Cultural Geology


Glacier Table

“Glacier Table on the mer de Glace, France,” by James D. Forbes (1843), drawn from Nature by Professor Forbes. Frontispiece of his book Travels Through the Alps, which set Louis Aggasiz’s teetch on edge, and  influenced Henry David Thoreau’s writing of Walden. This image may have helped him understand how Walden Pond came to be.


Geology was front and center during the launch of American Science.

The American Association for the Advancement of Science (AAAS) is currently the nation’s most powerful scientific organization.  Born on September 20, 1848, the AAAS grew out of its predecessor, the American Association of Geologists and Naturalists (AAGN), which had been formed six years earlier in 1842. In turn, the AAGN grew out of its predecessor, the Association of American Geologists (AAG), which gathered on April 2, 1840 from the broadened residues of Benjamin Silliman’s American Geological Society (AGS), which was organized in 1819 at Yale.

Continuing back in time, the relatively new science of geology was born between 1785 and 1795 when Scotsman James Hutton gave a series of lectures in Edinburgh on his Theory of the Earth. The texts of his lectures were published in 1788 by the Royal Society of Edinburgh a virtually intractable book bearing the same name. Fortunately, this was translated into readable prose by his younger Scottish colleague, John Playfair, who wrote: Illustrations of the Huttonian Theory of the Earth (1802). This treatise caught, and then commanded, the attention of a third Scotsman named Charles Lyell, who improved upon, extended, and masterfully argued these new ideas in three volumes of Principles of Geology (1830-1833).  No book had more influence on the young mind of Charles Robert Darwin, then a young student  being trained in Edinburg, Scotland.  Darwin carried Lyell’s Principles with him on board the H.M.S. Beagle, reading them all within before returning in 1835.  Henceforth, Darwin considered himself to be a geologist, eventually receiving England’s highest honor in that subject –the Wollaston Medal– only eight months before publication of Origin of Species. That book almost completely eclipsed his previously acclaimed geological work.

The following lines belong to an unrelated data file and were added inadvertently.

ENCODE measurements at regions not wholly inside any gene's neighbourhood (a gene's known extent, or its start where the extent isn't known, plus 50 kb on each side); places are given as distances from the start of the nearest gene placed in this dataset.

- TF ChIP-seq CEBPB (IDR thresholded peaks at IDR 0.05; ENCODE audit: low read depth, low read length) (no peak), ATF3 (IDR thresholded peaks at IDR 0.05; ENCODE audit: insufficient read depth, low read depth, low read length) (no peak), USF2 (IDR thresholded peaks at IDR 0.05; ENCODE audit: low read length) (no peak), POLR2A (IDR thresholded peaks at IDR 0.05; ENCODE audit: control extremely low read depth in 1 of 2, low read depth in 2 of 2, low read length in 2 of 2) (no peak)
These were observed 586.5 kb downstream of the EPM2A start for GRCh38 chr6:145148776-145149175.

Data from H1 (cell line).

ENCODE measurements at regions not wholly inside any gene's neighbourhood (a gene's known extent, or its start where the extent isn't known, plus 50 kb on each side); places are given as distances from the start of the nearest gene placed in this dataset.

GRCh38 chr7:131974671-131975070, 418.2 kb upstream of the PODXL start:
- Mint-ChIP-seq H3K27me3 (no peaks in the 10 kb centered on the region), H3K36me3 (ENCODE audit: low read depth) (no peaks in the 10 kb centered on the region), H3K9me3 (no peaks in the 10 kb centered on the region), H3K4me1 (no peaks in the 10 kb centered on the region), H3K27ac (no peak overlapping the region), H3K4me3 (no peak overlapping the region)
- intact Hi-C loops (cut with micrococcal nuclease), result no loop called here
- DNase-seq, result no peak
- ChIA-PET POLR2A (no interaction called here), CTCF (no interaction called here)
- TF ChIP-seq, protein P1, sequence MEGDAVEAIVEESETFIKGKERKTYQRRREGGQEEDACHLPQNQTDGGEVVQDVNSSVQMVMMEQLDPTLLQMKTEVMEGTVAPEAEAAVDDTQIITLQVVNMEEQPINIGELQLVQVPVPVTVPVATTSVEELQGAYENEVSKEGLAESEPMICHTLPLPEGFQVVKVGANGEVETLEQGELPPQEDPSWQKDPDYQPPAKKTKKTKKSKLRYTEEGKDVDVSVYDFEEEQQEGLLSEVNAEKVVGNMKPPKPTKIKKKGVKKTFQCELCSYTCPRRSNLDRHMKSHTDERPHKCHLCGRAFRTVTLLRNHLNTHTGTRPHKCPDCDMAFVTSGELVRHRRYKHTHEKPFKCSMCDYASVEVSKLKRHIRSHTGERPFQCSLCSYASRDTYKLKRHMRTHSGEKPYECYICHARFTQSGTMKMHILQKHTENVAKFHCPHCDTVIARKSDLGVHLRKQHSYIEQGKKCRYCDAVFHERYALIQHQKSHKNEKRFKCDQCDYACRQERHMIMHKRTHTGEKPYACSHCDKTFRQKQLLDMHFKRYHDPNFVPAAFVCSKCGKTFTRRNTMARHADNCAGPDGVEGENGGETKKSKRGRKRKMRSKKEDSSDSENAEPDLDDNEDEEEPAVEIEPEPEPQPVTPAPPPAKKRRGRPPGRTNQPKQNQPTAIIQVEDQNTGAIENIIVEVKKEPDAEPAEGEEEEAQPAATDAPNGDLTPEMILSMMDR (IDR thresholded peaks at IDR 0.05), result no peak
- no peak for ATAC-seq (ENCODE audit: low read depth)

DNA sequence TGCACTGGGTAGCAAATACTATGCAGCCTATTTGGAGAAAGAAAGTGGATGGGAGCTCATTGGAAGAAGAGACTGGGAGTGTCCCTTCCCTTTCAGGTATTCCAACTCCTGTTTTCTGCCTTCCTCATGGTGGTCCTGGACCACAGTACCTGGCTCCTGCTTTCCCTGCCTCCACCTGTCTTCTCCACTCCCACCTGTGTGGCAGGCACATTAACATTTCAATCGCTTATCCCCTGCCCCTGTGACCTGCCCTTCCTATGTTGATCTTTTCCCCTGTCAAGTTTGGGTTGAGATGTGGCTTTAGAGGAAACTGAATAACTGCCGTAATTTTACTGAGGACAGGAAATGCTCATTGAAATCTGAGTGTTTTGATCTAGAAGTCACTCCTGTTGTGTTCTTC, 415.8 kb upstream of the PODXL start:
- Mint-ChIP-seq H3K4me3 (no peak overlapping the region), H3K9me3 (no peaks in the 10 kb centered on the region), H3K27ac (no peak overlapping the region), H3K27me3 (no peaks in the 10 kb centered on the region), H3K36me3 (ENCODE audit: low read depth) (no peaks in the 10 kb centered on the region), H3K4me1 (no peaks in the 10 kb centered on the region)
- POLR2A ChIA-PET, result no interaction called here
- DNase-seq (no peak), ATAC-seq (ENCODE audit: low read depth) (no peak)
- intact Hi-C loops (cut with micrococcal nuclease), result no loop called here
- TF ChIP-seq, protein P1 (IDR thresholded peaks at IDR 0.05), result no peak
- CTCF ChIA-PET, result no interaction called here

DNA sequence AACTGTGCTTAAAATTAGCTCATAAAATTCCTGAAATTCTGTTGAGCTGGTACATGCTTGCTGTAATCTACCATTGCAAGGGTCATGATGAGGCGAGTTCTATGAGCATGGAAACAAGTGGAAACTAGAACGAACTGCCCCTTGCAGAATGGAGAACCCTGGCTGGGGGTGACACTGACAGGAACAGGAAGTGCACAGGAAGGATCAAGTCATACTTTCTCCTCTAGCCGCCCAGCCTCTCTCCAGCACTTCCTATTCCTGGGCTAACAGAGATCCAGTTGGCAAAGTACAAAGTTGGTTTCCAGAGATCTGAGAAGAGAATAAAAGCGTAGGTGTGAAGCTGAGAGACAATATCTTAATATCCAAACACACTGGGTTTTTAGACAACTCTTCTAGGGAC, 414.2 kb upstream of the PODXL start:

In 1840 another young man named Henry David Thoreau was also being smitten with Lyell’s ideas, incorporating them overtly in A Week on the Concord and Merrimack Rivers, and then covertly in Walden.  Beginning in 1851, Darwin would play a key role in the development of Henry’s Journal, and the emergence of his life as a boatman naturalist.

During the colonial years, North American science was focused largely on the physical (i.e. electricity) and medical sciences, largely in the Mid-Atlantic states, and was dominated by thinkers such as Benjamin Franklin, Benjamin Rush,Thomas Jefferson, and Joseph Priestly.  But during the decades of the New Republic, geology was the rising science of the day for most.  The first geological map of the United States was published by yet another Scotsman, William McClure, in 1809, only two years after the discipline organized itself in London as the “Geological Society.”  Returning to Edinburg, McClure published his career-summing Observations on the Geology of the United States  in 1817.  Two years later, the American Geological Society organized at Yale College under the leadership of Benjamin Silliman, whose main interest was the mineralogy and petrology of local volcanic and metamorphic rocks, and their theological implications. To the north, Reverend Edward Hitchcock of Amherst College explored the stratigraphy and paleontology of the barn-colored Mesozoic rift valley sediments, which included many dinosaur trackways.  To the east, Louis Agassiz brought his glacial theory to the attention of Americans when he accepted a position at Harvard in 1847 and began building is natural science program. The American Association for the Advancement of Science (AAAS) was born out of his efforts.